Bank stocks advanced for a fourth straight session after Bank of America beat expectations but the Dow struggled to hold gains as Merck dragged on the index.
The Dow industrials and S&P 500 index held above the bear mark but the Nasdaq was riding the line, struggling to stay out of bear territory, defined as 20 percent below its recent high.
Bank of America, the second largest U.S. bank, posted its fourth straight quarterly revenue decline but the results surpassed forecasts. The earnings of 72 cents a share were 40 percent higher than the consensus estimate of 53 cents a share.
Bank of America is the latest in a string of banks to top forecasts, buoying hope for the financial sector. Still, after the sector's recent run, some traders wondered if banks are overbought and investors are very jitteryahead of tomorrow's report from Wachovia.
"We are in a bear market and counter-trend rallies are sharp and steep, but, all too often, brief," cautioned Vince Farrell of Scotsman Capital Management.
If Bank of America and Wachovia "can mildly surprise as Citi did last week with results that beat very negative expectations we will probably move higher," Farrell wrote in a guest-blog post. But Bank of America had the likelier chance of delivering a surprise and it "[c]an't be good news coming from WB," Farrell wrote.
Also in the financial sector, a large union has urged Citigroup to break itself up, saying the bank had become "too big and unwieldy to properly oversee." But a Citigroup spokesman said CEO Vikram Pandit had improved the bank's balance and governance since his appointment in December.
Overall, the banking system remains sound despite a home mortgage crisis that could cause more problems, Treasury Secretary Henry Paulson said, adding that the economy needs months to recover from its slowdown.
In economic news, leading indicators fell 0.1 percentin June after a downwardly revised 0.2-percent drop in May, the Conference Board reported. That month was initially reported as a small increase.
Adding to the dreary implications, Ken Goldstein, a labor economist at the Conference Board said, it "wouldn't take much to push the economy so that it's even weaker in the second half of 2008."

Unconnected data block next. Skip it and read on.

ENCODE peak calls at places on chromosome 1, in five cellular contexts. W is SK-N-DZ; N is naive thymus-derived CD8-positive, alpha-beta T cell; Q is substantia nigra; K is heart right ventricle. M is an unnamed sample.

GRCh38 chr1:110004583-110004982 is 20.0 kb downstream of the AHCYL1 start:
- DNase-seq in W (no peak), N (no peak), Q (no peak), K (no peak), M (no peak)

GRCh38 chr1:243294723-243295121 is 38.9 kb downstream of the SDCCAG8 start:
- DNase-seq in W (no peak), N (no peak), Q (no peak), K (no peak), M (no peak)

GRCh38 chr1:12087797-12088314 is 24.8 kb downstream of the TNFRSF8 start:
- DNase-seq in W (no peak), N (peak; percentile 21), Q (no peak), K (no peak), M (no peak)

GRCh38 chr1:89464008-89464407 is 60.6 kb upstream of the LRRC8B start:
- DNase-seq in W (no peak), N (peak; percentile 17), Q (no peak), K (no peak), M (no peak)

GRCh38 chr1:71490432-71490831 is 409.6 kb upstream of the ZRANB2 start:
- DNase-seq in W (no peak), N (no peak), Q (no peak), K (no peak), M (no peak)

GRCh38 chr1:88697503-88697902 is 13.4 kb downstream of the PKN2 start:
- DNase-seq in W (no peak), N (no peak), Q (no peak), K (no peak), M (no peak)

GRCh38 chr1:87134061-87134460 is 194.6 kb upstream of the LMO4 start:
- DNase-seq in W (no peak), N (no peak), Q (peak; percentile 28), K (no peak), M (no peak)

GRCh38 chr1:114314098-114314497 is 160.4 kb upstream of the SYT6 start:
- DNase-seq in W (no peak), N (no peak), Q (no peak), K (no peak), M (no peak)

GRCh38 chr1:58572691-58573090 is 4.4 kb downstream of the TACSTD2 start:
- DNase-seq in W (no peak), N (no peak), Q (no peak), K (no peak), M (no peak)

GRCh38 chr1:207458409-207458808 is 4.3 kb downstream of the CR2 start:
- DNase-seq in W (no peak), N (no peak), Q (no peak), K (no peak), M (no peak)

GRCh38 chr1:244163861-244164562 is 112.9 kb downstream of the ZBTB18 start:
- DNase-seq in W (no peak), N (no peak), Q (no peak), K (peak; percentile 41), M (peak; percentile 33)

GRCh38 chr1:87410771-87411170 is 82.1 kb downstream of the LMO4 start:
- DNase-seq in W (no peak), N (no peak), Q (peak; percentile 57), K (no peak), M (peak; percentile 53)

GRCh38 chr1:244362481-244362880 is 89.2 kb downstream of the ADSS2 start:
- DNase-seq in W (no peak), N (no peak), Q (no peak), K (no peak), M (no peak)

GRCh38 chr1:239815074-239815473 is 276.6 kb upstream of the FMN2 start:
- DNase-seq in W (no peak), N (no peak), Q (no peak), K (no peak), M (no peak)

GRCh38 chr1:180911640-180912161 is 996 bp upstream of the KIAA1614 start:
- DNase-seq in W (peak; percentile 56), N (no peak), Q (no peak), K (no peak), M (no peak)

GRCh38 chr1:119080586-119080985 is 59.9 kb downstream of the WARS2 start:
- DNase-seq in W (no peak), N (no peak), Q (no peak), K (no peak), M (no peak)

A separate report showed U.S. economic activity picked up last month but remained at a historically low level. The Chicago Federal Reserve said its national-activity index was minus 0.60 in June compared with a downwardly-revised minus 1.06 in May. The index has been negative since August 2007 but the June reading was the highest since January and marked the second straight month of improvement.
Merck was the biggest drag on the Dow after the drug maker and Schering-Plough delayed reporting earnings until after the closing bell, pending news on their joint cholesterol-busting venture, Vytorin.
Genentech hit a two-year high as Swiss drug maker Roche Holding offered to acquire all shares in the biotech company it does not currently own for $43.7 billion, or $89 a share, representing a 9 percent premium to Genentech's closing price on Friday.
Finally, a development in the Micro-hoo story: Yahoo investor Carl Icahn has been placed on the Internet search giant's board of directors in a move to settle a proxy fight between the two sides.
Icahn had led a protest over Yahoo's negotiating stance on a buyout offer from Microsoft.
Apple shares will likely be in the spotlight once again ahead of the company's earnings, due out after the closing bell. A New York Post article put the focus back on Apple chief Steve Jobs, saying concerns about his health have not abated more than a month after the company's developers' conference, when his appearance spurred speculation about a possible relapse of pancreatic cancer or other illness.
Asian stocks rallied and European shares traded slightly higher while the price of oil hovered around $130.
MONDAY: Earnings from Bank of America, Merck and Apple
TUESDAY: Earnings from Caterpillar, UPS, Wachovia, Lockheed Martin, SunTrust Bank, UAL, UnitedHealth, Yahoo and WaMu
WEDNESDAY: Weekly mortgage applications; weekly oil inventories; Earnings from AT&T, Boeing, ConocoPhillips, Pfizer, Philip Morris, Anheuser-Busch, Amazon and Pulte Home
THURSDAY: Weekly jobless claims; existing-home sales; earnings from Eli Lilly, MMM, Bristol-Myers, Dow Chemical and Xerox
FRIDAY:Durable-goods orders; consumer sentiment; new-home sales; earnings from Netflix
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